The importance, opportunities, and challenges of DRE-based technologies in the Indian agricultural sector.
India’s agricultural sector, which employs almost half of the country’s workforce and contributes significantly to its economy, faces numerous challenges. One of the most pressing issues is the lack of reliable and affordable energy access, particularly in remote and off-grid areas. Farmers in these areas are heavily dependent on fossil fuels for irrigation, crop drying, and other energy-intensive activities, which not only increases their production costs but also contributes to environmental degradation and climate change. Moreover, power outages and voltage fluctuations further exacerbate the challenges faced by farmers, causing crop losses and reduced yields. Decentralized renewable energy (DRE) technologies have the potential to revolutionize the sector by providing a sustainable and reliable source of energy to farmers. However, it requires a sustained effort from all stakeholders to address the challenges and fully realize the opportunities. Here are the key points to consider:
- Farmers in India, particularly in remote and off-grid areas, face the challenge of lacking reliable and affordable electricity. DRE technologies like solar water pumps, biomass-based dryers, and mini-grids provide a sustainable and reliable source of energy, reducing dependence on costly and polluting fossil fuels. (Alliance for Rural Electrification)
- DRE technologies can also help improve crop yields, reduce post-harvest losses, and enhance food quality, resulting in better livelihoods for farmers and rural communities.
- Adopting DRE technologies in agriculture can contribute to the national goals of energy security, climate mitigation, and rural development.
- The market for DRE-based technologies in agriculture is growing rapidly, with increasing demand from farmers, entrepreneurs, and investors. (The market size is expected to rise from USD 2.86 billion in 2021 to USD 5.64 billion by 2028 at a CAGR of 10.2% during the forecast period, according to the “Solar Water Pump Market, 2021-2028” report by Fortune Business Insights).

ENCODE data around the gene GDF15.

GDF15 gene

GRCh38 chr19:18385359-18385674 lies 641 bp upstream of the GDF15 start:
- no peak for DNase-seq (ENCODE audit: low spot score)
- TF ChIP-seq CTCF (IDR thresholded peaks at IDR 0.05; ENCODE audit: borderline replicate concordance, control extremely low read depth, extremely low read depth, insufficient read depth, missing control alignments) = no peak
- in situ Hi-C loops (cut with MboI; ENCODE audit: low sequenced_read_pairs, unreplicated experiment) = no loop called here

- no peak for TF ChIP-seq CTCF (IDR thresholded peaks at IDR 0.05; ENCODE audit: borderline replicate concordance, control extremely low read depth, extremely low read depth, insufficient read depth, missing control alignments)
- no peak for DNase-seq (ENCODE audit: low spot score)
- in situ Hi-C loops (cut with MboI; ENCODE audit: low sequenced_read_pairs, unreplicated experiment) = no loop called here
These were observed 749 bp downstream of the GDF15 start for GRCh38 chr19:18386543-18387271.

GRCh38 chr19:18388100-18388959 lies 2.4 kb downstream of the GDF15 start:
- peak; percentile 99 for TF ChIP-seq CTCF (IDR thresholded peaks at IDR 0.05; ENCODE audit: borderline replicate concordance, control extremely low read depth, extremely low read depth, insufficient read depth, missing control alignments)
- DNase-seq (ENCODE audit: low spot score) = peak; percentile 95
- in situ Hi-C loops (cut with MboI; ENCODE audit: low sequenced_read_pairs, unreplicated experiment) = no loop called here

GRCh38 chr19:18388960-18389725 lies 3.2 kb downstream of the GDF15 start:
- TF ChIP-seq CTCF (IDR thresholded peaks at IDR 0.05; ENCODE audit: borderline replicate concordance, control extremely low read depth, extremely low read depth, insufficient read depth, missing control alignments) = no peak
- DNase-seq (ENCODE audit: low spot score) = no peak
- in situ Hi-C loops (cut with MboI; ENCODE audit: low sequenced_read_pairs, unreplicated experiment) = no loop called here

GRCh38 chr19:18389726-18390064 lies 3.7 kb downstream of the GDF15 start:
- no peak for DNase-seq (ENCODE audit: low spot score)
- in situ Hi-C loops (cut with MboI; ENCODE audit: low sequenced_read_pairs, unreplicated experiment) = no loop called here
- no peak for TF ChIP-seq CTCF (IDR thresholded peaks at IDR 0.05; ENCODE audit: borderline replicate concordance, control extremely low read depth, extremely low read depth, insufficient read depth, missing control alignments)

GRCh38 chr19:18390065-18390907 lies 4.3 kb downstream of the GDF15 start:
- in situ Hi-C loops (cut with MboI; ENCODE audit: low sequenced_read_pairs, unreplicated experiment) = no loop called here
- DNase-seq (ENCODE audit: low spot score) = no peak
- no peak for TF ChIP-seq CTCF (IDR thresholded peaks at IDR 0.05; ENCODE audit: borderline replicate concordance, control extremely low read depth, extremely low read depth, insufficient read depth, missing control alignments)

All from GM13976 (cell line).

- The government of India has launched several initiatives to support the deployment of DRE technologies in agriculture, such as the Kisan Urja Suraksha Evam Utthan Mahabhiyan (KUSUM) scheme, which aims to install 20 lahks standalone Solar Powered Agriculture Pumps as well as solarisation of 15 Lakh Grid-connected Agriculture Pumps.
- Private sector companies, including startups, are also investing in DRE-based solutions for agriculture, leveraging innovative business models and technologies. (In India, there is an estimated USD 53 billion market in using clean energy for productive enterprises in rural areas such as cold storage, looms, rice mills, sewing machines, and many others, according to a report by CEEW)
The adoption of DRE-based technologies in agriculture faces several challenges, such as high upfront costs, limited access to financing, and lack of awareness and technical skills among farmers and service providers. (Solar Technology Adoption in the Agriculture Sector in India – Opportunities and Challenges)
Addressing these challenges will require a collaborative approach involving governments, financial institutions, technology providers, and communities. Innovative financing models, such as pay-as-you-go and leasing, can help overcome the financial barriers, while capacity building and awareness campaigns can enhance the technical and social acceptance of DRE technologies in agriculture. In addition, private investments and public-private partnerships can play a crucial role in addressing the challenges faced by the agricultural sector in India regarding energy access. Public-private partnerships can leverage the strengths and resources of both the public and private sectors to develop and implement effective policies and programs that support the deployment of DRE technologies in agriculture. Such partnerships can also help to overcome the financial and technical barriers to adoption by providing access to financing, capacity building, and technical support, thus enabling a more sustainable and equitable agricultural sector in India.